Wasting no time, Miyawaki and Doryu Hioki, a Buddhist priest from Sendai’s Rinno Temple, began surveying the ravaged coastline of Miyagi.
Their purpose? A thorough assessment of the remaining trees along the shore, to discover which species had stood firm and provided protection from the force of the tsunami, and which species were unable to withstand the raging waters. After touring several of the most severely damaged areas, Miyawaki and Doryu were encouraged to note “green walls” of Tabunoki (Machilus) which remained standing. Houses directly behind the thick-bodied, pliant, firmly-rooted trees were also standing. In one case, a Tabunoki remained standing, its roots partly exposed, although most of the surrounding soil had been washed away. Clearly, the Tabunoki would be central in the reconstruction of Sendai’s coastline, and Miyawaki’s plan for a Green Tide Embankment began to take shape.
Miyawaki’s project, an “authentic forest of life”, will serve as a memorial to lives lost and as a symbol of new beginnings. The forest will be planted over a mound, in which processed debris from the quake and tsunami will be buried. The mound will form an embankment stretching along the coastline, protecting human lives and property and weakening the force of future tsunamis. Tabunoki will be the main species, supported by other native species of varying heights. After the first three years, the forest will not need tending, and will continue to flourish for…..9,000 years! Now that’s smart long-term planning. The forest will come to fruition through the efforts of ordinary citizens, who have been gathering seeds from the Tabunoki, planting them, and tending to the seedlings. Private enterprises and NPOs will fund the project. Miyawaki’s goal? To transform the coast of Sendai into an authentic forest of 40 million trees within 20 years.
Long ago, Japan’s forests were sacred places, dedicated to the gods and protected from
destruction by unspoken taboos. Spirits dwelled in the rocks, plants, and trees, and men were forbidden to intrude. Even today, my friend Misao only cuts trees from the forest on a certain day of the year (in February), when it is said that the spirits will not be angered. These days, sacred groves such as those made famous in Miyazaki Hayao’s “Mononoke Hime” are nearly extinct. Forests are man-made rather than “authentic”; they are vulnerable to disaster, and are no longer sacred. One could say that the image of the sacred grove has been further profaned since last March, when the forests of Tohoku were poisoned by cesium. Men dare not enter these forests, children are forbidden to play in them, and their bounty goes unharvested. Miyawaki Akira dreams of creating new sacred groves in Japan, and has dedicated his life to this end. In his own words, “Forests are life itself. Humans have survived until today supported by forests. The life for surviving tomorrow begins with creating true ‘forests of life’ by planting trees today.”
Miyawaki Akira and other respected and knowledgable figures such as C.W. Nichol have made significant progress in repairing the damage done to the environment due to a combination of greed, thoughtlessness, and lack of vision. They have also become popular and well-loved educators, spreading their message of conservation and care to Japanese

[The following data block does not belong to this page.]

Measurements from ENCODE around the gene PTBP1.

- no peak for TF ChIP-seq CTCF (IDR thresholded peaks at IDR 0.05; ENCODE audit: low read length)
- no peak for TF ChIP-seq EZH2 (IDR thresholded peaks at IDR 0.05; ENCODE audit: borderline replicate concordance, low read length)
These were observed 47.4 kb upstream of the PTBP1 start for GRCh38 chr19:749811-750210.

citizens and foreigners living in Asia as well. As long as the Japanese government insists on following a nuclear agenda, their entire life’s work is at risk. I am deeply saddened and disappointed at Prime Minister Noda’s announcement that the Oi Nuclear Power Plant will re-start two of its reactors this summer, in spite of citizen protests, lack of proper and timely safety precautions, continued delay in establishing a nuclear watchdog committee free from inside influence, and new and irrefutable evidence of large quakes yet to come. While the nuclear industry and the central government think ahead as far as September, risking everything on the fallacy that they have made adequate preparations to withstand anything that might befall from hereon in (my guess is that no-one believes this now) , Miyawaki and other unsung heros are thinking in terms of thousands of years. They fight the good fight to preserve the earth, which is the true source of our life and nourishment. As Rinno Temple priest Doryu Hioki states in the video below,
“Until now, it has been considered right to change and adapt nature for human convenience using power and technology. The Great East Japan Earthquake taught us this lesson: Science and technology are not meant to control nature, but to be used as pieces of wisdom making it possible for us to coexist with nature…..Now is a turning point of history. We have to shift from the age when materialism was central to an age where every life and soul will be loved tenderly. The Green Tide Embankment that protects life is a wisdom for living with nature.”
It is my hope that my children and grandchildren will be able to visit, or even live near, one of the new authentic forests being created. As their generation will be responsible for the decommissioning of Japan’s remaining nuclear power plants and finding a storage solution for decades of accumulated nuclear waste products, it does not seem too much to hope that they might also enjoy the benefits of the forest as well. I hope against hope that the Green Tide Embankment and other similar projects come to fruition. Take a look at the video, and see what comes of patiently digging holes and gathering acorns.